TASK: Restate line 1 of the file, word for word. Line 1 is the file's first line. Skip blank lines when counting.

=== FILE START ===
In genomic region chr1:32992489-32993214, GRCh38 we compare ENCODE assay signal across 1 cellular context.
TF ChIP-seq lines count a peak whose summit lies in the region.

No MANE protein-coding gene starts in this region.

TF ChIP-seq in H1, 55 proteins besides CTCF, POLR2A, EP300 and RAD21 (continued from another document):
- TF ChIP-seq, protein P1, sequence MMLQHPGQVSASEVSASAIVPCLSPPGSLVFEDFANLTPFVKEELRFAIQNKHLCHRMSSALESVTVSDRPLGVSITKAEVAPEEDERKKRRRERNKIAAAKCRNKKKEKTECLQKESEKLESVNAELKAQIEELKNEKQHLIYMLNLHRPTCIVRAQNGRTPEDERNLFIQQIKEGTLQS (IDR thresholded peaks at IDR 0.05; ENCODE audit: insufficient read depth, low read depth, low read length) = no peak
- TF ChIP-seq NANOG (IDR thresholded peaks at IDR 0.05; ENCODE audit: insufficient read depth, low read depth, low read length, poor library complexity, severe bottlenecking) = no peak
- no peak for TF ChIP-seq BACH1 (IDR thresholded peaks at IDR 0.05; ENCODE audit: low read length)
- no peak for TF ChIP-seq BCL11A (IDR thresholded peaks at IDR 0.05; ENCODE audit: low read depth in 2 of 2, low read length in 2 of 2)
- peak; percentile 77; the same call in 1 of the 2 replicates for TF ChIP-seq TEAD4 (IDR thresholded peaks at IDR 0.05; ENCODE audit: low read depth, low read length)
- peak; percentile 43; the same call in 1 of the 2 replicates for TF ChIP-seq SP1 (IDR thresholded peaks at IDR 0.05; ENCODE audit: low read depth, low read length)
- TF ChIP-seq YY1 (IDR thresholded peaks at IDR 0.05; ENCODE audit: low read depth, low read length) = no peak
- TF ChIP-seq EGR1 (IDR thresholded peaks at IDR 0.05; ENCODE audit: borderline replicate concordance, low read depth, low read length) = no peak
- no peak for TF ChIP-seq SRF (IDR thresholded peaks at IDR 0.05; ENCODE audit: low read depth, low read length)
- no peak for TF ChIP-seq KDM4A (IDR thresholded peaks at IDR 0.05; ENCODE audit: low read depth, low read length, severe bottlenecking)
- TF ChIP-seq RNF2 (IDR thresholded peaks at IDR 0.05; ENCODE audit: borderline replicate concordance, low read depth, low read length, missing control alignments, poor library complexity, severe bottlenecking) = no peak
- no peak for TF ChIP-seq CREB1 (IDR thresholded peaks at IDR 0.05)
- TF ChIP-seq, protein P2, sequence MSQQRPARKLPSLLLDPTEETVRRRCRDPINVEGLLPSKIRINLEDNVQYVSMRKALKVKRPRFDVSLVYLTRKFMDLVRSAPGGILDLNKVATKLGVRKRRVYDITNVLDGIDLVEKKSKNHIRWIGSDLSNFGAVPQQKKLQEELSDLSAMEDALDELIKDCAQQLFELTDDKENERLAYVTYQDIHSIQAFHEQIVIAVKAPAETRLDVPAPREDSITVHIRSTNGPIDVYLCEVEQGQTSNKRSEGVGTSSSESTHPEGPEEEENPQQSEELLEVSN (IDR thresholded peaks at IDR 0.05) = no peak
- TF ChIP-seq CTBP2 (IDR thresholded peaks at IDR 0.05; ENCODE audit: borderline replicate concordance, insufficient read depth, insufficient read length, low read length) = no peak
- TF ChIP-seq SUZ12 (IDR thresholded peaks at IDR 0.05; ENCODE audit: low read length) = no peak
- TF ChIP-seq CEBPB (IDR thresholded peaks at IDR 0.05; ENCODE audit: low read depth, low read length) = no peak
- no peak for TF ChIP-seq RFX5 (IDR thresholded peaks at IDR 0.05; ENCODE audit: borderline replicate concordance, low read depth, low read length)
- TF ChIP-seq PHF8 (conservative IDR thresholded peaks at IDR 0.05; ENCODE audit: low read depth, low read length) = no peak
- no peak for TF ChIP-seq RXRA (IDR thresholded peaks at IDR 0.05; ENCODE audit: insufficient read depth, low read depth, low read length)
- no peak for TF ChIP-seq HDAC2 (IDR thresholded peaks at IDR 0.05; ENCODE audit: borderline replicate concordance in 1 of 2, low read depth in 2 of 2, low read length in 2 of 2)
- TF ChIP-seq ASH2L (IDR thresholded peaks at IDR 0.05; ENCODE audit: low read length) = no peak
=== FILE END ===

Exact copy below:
In genomic region chr1:32992489-32993214, GRCh38 we compare ENCODE assay signal across 1 cellular context.